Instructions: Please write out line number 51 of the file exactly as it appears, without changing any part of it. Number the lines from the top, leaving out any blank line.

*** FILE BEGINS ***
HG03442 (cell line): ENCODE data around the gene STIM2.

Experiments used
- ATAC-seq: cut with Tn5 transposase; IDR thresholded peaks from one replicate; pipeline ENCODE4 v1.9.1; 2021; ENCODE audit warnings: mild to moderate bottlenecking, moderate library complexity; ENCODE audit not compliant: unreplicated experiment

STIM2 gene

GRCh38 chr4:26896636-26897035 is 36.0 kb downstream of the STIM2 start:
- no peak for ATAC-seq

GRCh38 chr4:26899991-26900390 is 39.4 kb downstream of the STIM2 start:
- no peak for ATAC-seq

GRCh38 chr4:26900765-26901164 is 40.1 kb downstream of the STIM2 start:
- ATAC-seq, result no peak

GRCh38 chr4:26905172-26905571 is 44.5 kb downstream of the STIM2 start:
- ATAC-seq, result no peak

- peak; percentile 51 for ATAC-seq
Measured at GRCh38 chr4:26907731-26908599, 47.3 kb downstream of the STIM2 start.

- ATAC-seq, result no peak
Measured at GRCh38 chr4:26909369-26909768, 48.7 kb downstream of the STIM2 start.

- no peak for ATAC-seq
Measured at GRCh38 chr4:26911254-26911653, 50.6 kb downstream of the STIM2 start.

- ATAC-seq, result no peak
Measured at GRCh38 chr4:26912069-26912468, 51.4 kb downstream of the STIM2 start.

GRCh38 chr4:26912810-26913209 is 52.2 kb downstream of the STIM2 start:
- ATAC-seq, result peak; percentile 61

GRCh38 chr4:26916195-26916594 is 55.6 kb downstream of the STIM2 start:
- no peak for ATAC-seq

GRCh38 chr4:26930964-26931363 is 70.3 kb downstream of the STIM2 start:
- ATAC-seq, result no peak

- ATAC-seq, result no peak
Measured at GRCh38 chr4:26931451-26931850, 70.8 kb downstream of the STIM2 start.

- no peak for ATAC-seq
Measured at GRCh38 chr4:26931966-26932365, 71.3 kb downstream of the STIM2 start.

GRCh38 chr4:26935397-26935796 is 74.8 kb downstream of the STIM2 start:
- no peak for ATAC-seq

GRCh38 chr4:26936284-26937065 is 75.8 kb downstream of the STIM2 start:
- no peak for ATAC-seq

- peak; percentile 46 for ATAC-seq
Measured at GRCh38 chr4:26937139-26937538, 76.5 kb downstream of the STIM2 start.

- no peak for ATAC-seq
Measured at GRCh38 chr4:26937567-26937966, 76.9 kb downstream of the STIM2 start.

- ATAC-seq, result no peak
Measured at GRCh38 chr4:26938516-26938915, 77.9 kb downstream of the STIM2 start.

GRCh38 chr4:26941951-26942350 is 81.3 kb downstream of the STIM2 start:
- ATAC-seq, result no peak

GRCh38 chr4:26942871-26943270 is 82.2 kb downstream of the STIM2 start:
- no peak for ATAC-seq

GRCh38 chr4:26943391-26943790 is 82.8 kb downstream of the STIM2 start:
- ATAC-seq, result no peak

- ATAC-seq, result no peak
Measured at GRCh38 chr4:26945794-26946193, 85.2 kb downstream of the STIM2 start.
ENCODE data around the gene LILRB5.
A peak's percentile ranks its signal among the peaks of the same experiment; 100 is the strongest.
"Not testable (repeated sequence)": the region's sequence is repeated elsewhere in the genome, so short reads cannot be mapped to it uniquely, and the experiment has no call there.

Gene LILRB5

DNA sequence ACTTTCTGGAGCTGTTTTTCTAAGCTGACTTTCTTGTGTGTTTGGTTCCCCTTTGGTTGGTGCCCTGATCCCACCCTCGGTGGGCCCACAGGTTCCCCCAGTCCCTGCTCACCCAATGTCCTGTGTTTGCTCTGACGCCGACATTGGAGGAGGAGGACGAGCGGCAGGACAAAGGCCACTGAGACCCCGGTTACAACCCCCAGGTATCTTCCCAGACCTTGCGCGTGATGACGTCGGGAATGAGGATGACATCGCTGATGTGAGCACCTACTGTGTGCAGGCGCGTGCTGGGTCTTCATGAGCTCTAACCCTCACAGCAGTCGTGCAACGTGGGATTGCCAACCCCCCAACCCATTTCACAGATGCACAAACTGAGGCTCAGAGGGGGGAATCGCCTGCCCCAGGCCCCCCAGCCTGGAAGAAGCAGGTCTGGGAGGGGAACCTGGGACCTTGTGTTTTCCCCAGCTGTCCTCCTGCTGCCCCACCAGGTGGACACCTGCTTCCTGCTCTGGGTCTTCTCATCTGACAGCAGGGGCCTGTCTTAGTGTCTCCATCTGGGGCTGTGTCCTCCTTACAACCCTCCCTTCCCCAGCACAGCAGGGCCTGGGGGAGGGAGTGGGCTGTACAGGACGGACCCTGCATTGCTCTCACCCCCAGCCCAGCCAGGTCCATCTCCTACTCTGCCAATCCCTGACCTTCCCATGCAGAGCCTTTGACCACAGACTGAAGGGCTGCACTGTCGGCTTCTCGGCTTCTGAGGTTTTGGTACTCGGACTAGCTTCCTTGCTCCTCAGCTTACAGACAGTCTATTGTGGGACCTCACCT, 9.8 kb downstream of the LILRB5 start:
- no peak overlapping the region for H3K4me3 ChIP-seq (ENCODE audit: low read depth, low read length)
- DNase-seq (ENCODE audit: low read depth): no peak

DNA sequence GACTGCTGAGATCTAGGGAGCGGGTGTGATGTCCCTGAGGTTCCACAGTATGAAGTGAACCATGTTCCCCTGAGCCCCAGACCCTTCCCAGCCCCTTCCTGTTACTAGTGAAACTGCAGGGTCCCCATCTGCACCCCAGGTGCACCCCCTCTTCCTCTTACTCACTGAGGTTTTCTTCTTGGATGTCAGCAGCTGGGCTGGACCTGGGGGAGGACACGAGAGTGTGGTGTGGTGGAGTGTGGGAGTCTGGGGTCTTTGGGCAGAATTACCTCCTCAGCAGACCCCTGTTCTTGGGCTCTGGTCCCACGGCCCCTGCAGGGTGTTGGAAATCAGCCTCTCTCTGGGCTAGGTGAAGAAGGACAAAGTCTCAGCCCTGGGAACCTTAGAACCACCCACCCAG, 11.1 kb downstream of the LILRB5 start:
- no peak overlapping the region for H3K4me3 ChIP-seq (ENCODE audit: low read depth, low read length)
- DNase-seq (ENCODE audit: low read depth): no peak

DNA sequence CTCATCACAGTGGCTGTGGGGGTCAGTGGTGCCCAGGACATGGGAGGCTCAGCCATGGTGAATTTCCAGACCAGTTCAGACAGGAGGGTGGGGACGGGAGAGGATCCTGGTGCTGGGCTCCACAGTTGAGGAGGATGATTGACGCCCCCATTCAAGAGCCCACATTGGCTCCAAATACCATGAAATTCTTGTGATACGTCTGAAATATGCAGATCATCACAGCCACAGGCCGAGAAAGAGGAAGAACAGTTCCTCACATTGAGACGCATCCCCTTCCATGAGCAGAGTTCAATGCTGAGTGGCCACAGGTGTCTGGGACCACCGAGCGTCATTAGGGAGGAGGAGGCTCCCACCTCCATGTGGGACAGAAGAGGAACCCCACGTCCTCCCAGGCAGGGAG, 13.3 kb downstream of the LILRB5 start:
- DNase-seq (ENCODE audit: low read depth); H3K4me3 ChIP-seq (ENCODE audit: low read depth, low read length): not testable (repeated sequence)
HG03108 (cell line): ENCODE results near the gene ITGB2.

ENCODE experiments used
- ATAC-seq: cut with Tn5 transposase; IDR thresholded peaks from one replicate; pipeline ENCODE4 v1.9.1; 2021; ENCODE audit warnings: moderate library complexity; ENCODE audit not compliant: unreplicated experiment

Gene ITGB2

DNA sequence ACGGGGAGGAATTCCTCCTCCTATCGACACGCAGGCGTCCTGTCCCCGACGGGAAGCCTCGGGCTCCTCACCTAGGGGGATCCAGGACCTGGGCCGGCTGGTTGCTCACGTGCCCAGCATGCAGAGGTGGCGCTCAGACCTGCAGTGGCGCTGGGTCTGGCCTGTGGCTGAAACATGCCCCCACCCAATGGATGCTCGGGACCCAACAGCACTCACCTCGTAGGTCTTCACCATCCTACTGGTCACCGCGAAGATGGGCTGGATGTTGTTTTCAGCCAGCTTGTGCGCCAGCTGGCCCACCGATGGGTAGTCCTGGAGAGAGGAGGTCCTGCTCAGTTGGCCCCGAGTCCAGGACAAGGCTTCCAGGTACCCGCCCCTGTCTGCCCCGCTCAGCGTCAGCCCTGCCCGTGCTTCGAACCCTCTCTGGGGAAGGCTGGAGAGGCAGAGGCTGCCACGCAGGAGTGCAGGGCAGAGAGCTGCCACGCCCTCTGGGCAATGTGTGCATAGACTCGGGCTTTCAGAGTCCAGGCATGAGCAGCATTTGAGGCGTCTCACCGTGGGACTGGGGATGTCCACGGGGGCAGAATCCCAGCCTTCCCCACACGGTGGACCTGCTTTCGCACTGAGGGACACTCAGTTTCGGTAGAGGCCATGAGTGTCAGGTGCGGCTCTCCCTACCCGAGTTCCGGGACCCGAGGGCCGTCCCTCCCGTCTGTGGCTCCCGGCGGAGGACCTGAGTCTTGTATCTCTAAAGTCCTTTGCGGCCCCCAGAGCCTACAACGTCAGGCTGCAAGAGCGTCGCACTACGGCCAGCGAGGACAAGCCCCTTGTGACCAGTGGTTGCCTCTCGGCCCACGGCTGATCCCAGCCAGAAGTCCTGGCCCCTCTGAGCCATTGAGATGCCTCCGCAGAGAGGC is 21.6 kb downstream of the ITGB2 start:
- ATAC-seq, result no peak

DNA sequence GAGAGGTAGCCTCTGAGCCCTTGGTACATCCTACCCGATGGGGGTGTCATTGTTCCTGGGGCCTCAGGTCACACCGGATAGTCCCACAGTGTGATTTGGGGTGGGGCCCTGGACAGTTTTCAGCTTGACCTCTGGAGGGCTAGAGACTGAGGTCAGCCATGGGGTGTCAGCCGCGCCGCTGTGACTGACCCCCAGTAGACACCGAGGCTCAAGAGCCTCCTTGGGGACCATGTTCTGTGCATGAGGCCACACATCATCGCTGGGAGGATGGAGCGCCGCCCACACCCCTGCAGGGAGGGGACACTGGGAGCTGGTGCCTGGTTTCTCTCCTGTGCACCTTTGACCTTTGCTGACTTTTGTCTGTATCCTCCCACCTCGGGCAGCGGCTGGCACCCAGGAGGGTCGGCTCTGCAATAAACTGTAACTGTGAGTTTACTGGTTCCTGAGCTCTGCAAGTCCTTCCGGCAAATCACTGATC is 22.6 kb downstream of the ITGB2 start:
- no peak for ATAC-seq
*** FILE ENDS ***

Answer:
"Not testable (repeated sequence)": the region's sequence is repeated elsewhere in the genome, so short reads cannot be mapped to it uniquely, and the experiment has no call there.